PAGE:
Cancer Risk Assessment Program
If you or a family member were previously diagnosed with cancer, you may worry that you or your family are at greater risk for developing the disease. A family cancer risk assessment may help explain why the cancer originally developed and identify the risks of generating other types of cancer. It may also:
Aid early detection
The Family Cancer Risk Assessment Program at New York Methodist Hospital offers comprehensive cancer risk assessment and genetic counseling for you and your family.
For more information on the risk assessment, please call
How is Cancer Inherited?
What is a Family Cancer Risk Assessment?
Who Can Benefit from the Family Cancer Risk Assessment?
Can I Have Genetic Counseling Without Genetic Testing?
Does Insurance Cover Genetic Counseling and Testing?
Cancer Prevention and Screening
Genetic information is inherited from both parents. This information determines how our bodies grow and function. Individual units of genetic information are genes. Sometimes a change that occurs in a gene prevents it from working correctly. Such a change is a mutation. Some genes function to keep the body from developing cancer. If a person has a mutation in a cancer protection gene, the gene cannot work properly. The person then has a higher risk of developing cancer.
Specific cancer genes are linked to several types of cancer. Only a small percentage of cancers are hereditary; that is, they involve an inherited gene mutation.
The NYM genetic team evaluates personal and family medical histories. After the review, the counselor explains the risks that you and other family members may have for certain types of cancer and will present options for the following:
- Cancer prevention
Early cancer detection
If you are considering genetic testing, an NYM counselor will explain the advantages, disadvantages, and limitations of the test. The counselor will also guide you through the testing process and interpret the test results as they relate to you and your family.
If you have been diagnosed with cancer, knowing that you have an altered gene may help explain why the cancer developed and may suggest the risk of developing related cancers. It may also help determine your ongoing treatment strategy. If you have not been diagnosed with cancer, knowing that you carry an altered cancer gene can help you and your doctor determine prevention and surveillance methods.
Genetic testing involves taking a blood sample and examining a person's DNA. This determines whether there is an altered gene that predisposes an individual to developing certain types of cancer.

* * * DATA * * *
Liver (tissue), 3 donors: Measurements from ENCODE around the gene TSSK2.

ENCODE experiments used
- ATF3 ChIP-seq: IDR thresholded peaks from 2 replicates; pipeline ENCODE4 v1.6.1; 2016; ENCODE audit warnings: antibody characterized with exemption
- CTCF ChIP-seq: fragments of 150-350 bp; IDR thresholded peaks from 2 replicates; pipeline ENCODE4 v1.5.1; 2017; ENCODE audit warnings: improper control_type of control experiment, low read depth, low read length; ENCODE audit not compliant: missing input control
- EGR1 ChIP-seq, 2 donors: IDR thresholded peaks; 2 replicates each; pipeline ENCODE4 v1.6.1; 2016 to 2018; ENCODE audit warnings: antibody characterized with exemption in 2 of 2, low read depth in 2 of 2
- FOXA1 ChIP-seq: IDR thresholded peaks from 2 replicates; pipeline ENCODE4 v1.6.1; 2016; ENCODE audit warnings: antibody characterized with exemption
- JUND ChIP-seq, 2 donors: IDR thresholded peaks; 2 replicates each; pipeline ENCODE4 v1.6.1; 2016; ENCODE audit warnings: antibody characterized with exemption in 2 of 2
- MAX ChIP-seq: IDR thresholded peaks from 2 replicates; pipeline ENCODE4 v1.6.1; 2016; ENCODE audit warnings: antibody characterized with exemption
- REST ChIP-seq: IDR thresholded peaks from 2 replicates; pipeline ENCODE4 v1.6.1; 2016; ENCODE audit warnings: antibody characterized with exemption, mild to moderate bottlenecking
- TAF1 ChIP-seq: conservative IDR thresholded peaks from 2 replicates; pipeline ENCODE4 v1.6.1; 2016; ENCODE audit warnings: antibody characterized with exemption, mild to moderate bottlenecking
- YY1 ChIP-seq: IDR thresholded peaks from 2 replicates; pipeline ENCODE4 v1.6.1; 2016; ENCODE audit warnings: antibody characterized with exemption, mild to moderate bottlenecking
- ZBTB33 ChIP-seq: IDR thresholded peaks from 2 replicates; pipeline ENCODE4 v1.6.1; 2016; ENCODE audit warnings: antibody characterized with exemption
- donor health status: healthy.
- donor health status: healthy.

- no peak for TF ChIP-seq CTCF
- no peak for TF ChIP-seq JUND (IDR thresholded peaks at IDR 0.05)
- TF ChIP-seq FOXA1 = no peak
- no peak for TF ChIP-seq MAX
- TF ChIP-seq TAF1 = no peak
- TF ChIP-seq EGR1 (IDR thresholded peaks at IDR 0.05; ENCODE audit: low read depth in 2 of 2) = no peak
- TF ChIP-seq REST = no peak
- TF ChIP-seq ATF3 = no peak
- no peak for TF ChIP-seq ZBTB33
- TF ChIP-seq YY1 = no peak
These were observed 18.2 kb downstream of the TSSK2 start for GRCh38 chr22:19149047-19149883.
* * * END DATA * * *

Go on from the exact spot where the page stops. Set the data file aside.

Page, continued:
The Family Cancer Risk Assessment Program is helpful to men and women with a personal or family history (on the mother's or father's side) of:
- A cancer diagnosis before age 50, such as breast, ovarian, uterine, or colon cancer
An ovarian cancer diagnosis at any age
A breast or ovarian cancer diagnosis in an individual of Ashkenazi Jewish descent
More than 10 colon polyps
Several relatives who were diagnosed with colon cancer
Several relatives who were diagnosed with cancer
More than one cancer diagnosis in the same individual, or multiple primary cancers
A rare or unusual cancer diagnosis
A known cancer gene mutation or syndrome in the family
Yes. The decision to pursue genetic testing is a personal one. Furthermore, genetic testing may not be useful for everyone receiving a cancer risk assessment.
Insurers generally cover all or part of these services. Because each insurance company is different, we recommend that you check directly with your insurer. If you need help with insurance reimbursement, the Family Cancer Risk Assessment Program will assist you.
Submitting the genetic counseling bill to an insurance company poses very little risk of insurance discrimination. Many states have laws protecting against insurance discrimination and federal laws also exist.
For more information on the risk assessment, please call 718.780.5256.
Some causes of cancer, notably those involving lifestyle choices, such as smoking and diet, are avoidable. Many cancers discovered at an early stage are successfully treated. To spread information about cancer prevention and early discovery, members of the New York Methodist cancer education team lead community education programs. Brochures on various cancer-related topics are available from the Center on request.
For more information on prevention and screening, please call 718.780.5240.
Learn more about Cancer Prevention & Screening.